- Serves 3
When you have plenty of time for breakfast once in a while, do it right. —Droplet
What You'll Need
slices day (or a few) old bread, appr. 3/4 inch thick
half and half
1 1/2 teaspoons
1 1/2 tablespoons
small pinch of salt
bar semisweet chocolate, 90-100 gm, or 3 oz
bar white chocolate, 90-100 gm, or 3 oz
- I recommend a nonstick pan. Set it on the stove to heat up.
- Slice bread into even 3/4 inch thick slices. You can use any type of bread you choose, but don't go for one that has too open of a crumb.
- Beat eggs, half and half, whiskey and salt together well.
- Break the chocolate bars into pieces, then unwrap at the seal and set aside. ( I find that breaking the chocolate into random pieces works better for arranging them within the contours of the bread crust, than breaking them into their even squares does).
- When the pan is hot enough (medium high) add one tablespoon of butter and one teaspoon of olive oil to it.
- Place one bread slice into a dish that has low walls but also some depth , and pour egg mixture in the dish, without allowing the mixture to come over the top. Hold it so for 20 to 30 seconds to allow the bread to asbsorb it (the time needed will vary depending on your choice of bread and how dry it is). With a perforated spatula put the slice in the pan, and lower the heat to medium. Repeat with another slice and put it to the side of the first one. When the first one is near done to your liking, begin arranging the chocolate pieces on top, by placing white chocolate over half of it and semisweet chocolate over the other half. Before the chocolate has melted completely, transfer the slice to a prepared plate. Lift the other slice with a spatula and place index finger and middle finger in a "V" shape over the top, then flip it over its chocolate covered sibling, matching the contours.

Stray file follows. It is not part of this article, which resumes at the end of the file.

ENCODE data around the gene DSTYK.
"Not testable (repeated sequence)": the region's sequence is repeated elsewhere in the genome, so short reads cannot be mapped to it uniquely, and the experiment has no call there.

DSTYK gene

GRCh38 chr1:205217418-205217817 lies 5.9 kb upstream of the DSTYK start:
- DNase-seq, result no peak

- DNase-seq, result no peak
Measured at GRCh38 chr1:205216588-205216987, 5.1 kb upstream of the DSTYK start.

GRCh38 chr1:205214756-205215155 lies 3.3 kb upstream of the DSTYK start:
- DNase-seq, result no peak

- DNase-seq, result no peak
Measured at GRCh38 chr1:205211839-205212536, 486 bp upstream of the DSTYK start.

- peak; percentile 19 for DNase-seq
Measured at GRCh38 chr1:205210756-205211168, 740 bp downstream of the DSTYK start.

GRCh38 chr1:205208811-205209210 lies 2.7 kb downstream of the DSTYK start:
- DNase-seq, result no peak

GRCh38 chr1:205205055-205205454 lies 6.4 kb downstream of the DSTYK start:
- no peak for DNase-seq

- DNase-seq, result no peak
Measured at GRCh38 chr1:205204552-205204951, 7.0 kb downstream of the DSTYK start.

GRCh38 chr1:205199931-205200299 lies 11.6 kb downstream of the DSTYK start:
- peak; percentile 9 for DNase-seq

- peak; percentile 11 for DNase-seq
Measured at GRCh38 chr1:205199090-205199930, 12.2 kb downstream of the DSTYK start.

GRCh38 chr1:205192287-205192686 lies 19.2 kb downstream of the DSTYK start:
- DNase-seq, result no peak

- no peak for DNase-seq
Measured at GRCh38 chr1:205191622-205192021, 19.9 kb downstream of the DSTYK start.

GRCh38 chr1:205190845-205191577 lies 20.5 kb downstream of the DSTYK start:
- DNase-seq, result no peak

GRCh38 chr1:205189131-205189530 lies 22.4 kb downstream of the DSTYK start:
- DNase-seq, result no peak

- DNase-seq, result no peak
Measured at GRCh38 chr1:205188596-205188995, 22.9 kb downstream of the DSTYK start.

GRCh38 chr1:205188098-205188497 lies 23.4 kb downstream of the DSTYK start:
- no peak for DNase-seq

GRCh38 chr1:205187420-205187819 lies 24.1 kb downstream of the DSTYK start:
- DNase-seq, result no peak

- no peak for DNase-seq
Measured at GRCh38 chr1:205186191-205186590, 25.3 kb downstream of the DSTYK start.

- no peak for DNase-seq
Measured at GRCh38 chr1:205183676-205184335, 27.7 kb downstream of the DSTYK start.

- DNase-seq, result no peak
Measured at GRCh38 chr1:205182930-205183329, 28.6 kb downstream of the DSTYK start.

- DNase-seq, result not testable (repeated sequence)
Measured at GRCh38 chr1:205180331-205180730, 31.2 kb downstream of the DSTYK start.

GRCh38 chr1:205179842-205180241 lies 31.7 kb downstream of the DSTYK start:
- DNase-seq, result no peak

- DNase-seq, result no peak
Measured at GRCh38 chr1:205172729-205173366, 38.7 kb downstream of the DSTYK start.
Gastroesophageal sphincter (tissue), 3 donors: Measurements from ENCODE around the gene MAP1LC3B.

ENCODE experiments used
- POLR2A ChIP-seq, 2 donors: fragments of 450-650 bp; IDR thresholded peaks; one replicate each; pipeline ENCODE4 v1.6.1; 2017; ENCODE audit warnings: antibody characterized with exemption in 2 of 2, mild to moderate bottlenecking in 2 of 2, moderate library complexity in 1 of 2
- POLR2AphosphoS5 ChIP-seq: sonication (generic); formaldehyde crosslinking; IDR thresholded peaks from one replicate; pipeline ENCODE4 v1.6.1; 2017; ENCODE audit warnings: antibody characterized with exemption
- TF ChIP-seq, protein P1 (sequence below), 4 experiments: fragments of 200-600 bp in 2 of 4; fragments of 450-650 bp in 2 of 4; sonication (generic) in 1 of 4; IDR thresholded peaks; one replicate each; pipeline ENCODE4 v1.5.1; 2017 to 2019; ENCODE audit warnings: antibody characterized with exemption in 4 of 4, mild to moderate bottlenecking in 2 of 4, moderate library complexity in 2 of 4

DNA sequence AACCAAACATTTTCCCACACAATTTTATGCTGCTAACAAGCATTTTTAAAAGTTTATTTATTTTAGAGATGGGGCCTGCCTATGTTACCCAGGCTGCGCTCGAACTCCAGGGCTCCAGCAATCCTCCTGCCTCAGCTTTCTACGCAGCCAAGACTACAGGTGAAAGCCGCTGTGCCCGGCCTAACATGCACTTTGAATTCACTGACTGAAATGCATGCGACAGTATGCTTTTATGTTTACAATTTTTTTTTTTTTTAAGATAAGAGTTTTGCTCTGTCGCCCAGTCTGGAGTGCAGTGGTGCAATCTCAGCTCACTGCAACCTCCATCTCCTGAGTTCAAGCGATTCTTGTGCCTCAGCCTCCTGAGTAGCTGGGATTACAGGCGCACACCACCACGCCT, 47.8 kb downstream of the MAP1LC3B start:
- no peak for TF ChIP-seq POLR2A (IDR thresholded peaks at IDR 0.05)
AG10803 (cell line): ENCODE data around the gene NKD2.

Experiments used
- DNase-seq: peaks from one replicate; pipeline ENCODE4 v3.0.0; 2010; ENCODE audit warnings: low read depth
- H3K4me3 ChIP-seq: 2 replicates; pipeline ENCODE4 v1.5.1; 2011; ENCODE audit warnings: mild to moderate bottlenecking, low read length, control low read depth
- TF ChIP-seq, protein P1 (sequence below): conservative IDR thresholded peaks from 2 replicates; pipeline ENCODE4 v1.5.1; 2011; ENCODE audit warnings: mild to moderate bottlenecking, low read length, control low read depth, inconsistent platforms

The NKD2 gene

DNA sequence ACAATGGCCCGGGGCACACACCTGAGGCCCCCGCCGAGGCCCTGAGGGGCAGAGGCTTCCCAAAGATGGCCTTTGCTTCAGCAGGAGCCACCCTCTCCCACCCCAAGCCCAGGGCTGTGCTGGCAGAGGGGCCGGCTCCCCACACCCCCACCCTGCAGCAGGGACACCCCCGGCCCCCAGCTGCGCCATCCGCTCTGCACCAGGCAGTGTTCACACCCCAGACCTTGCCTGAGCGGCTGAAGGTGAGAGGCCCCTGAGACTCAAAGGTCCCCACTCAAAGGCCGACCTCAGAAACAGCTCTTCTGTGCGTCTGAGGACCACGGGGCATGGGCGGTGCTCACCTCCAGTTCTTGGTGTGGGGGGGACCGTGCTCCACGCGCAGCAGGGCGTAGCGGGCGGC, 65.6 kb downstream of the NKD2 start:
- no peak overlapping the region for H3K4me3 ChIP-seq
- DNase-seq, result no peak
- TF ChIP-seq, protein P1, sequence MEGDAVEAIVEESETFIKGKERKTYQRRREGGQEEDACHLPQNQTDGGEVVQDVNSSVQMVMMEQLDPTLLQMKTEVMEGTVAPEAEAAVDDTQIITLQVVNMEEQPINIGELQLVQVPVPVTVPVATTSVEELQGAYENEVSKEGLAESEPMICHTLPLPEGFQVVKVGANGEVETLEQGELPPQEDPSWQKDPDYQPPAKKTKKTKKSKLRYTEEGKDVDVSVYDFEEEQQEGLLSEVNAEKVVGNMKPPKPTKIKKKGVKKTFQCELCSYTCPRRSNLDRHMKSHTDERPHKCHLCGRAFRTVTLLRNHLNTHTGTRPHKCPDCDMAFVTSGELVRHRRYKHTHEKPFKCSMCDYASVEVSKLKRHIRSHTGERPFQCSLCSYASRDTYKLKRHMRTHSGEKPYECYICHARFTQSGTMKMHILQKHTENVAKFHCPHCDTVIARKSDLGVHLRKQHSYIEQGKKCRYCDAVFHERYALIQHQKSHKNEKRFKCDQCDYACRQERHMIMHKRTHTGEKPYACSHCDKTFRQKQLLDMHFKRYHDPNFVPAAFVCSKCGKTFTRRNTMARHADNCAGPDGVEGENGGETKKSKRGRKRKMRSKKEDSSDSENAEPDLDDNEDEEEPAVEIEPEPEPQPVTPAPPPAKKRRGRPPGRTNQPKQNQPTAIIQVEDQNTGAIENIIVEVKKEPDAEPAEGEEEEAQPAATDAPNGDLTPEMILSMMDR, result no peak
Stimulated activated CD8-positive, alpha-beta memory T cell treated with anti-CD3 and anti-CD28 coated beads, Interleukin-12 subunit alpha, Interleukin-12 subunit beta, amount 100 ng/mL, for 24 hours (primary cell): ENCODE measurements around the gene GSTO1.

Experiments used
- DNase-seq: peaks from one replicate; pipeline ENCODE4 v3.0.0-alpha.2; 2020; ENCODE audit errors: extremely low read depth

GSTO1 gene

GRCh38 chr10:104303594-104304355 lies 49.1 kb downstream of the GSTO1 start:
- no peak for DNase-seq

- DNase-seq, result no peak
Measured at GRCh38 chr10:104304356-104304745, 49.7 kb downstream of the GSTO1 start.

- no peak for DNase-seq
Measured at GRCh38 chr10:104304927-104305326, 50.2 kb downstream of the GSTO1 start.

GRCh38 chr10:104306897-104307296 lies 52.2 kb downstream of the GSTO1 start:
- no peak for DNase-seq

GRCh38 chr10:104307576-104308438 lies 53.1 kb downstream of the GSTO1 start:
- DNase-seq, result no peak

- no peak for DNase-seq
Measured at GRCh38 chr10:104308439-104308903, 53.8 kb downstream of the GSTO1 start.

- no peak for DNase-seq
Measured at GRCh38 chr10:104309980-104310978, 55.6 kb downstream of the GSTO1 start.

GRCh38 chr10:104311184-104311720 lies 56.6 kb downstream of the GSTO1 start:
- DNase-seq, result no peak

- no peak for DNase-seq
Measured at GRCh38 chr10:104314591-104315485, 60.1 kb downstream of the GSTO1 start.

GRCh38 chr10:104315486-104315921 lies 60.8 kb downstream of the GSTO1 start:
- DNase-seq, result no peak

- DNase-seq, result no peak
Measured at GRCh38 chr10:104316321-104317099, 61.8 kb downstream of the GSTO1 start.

- Carefully place confectionary sugar in a fine strainer, set over a saucer, and dust each toast over the half under which the semisweet chocolate lies. Do the same with the cocoa powder, dusting the half where the white chocolate lies.